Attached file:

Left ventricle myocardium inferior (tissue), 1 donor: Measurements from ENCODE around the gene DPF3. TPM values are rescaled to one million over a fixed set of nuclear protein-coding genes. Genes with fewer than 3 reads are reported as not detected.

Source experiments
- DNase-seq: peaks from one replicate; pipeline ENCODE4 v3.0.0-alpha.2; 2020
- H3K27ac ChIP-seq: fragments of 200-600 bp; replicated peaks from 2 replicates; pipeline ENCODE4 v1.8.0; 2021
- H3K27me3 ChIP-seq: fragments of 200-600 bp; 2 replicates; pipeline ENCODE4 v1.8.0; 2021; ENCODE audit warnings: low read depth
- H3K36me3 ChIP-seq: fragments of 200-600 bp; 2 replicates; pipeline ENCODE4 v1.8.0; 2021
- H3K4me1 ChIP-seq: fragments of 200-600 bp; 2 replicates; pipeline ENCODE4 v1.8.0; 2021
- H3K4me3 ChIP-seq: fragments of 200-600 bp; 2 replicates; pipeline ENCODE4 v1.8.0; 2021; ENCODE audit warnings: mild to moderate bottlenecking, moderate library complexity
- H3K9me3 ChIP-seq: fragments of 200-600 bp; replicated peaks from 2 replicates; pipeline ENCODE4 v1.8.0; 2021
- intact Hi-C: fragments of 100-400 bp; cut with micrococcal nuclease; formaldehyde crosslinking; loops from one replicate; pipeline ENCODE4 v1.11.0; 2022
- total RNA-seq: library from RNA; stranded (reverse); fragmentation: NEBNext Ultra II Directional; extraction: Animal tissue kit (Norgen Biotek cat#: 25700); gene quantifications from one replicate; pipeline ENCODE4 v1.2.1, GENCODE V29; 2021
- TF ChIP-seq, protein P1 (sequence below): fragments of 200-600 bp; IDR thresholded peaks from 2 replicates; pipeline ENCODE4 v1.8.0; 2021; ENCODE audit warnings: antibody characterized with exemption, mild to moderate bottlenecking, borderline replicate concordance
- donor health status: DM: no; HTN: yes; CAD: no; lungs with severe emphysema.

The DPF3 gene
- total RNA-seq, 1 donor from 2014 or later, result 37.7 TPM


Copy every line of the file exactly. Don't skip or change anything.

Left ventricle myocardium inferior (tissue), 1 donor: Measurements from ENCODE around the gene DPF3. TPM values are rescaled to one million over a fixed set of nuclear protein-coding genes. Genes with fewer than 3 reads are reported as not detected.

Source experiments
- DNase-seq: peaks from one replicate; pipeline ENCODE4 v3.0.0-alpha.2; 2020
- H3K27ac ChIP-seq: fragments of 200-600 bp; replicated peaks from 2 replicates; pipeline ENCODE4 v1.8.0; 2021
- H3K27me3 ChIP-seq: fragments of 200-600 bp; 2 replicates; pipeline ENCODE4 v1.8.0; 2021; ENCODE audit warnings: low read depth
- H3K36me3 ChIP-seq: fragments of 200-600 bp; 2 replicates; pipeline ENCODE4 v1.8.0; 2021
- H3K4me1 ChIP-seq: fragments of 200-600 bp; 2 replicates; pipeline ENCODE4 v1.8.0; 2021
- H3K4me3 ChIP-seq: fragments of 200-600 bp; 2 replicates; pipeline ENCODE4 v1.8.0; 2021; ENCODE audit warnings: mild to moderate bottlenecking, moderate library complexity
- H3K9me3 ChIP-seq: fragments of 200-600 bp; replicated peaks from 2 replicates; pipeline ENCODE4 v1.8.0; 2021
- intact Hi-C: fragments of 100-400 bp; cut with micrococcal nuclease; formaldehyde crosslinking; loops from one replicate; pipeline ENCODE4 v1.11.0; 2022
- total RNA-seq: library from RNA; stranded (reverse); fragmentation: NEBNext Ultra II Directional; extraction: Animal tissue kit (Norgen Biotek cat#: 25700); gene quantifications from one replicate; pipeline ENCODE4 v1.2.1, GENCODE V29; 2021
- TF ChIP-seq, protein P1 (sequence below): fragments of 200-600 bp; IDR thresholded peaks from 2 replicates; pipeline ENCODE4 v1.8.0; 2021; ENCODE audit warnings: antibody characterized with exemption, mild to moderate bottlenecking, borderline replicate concordance
- donor health status: DM: no; HTN: yes; CAD: no; lungs with severe emphysema.

The DPF3 gene
- total RNA-seq, 1 donor from 2014 or later, result 37.7 TPM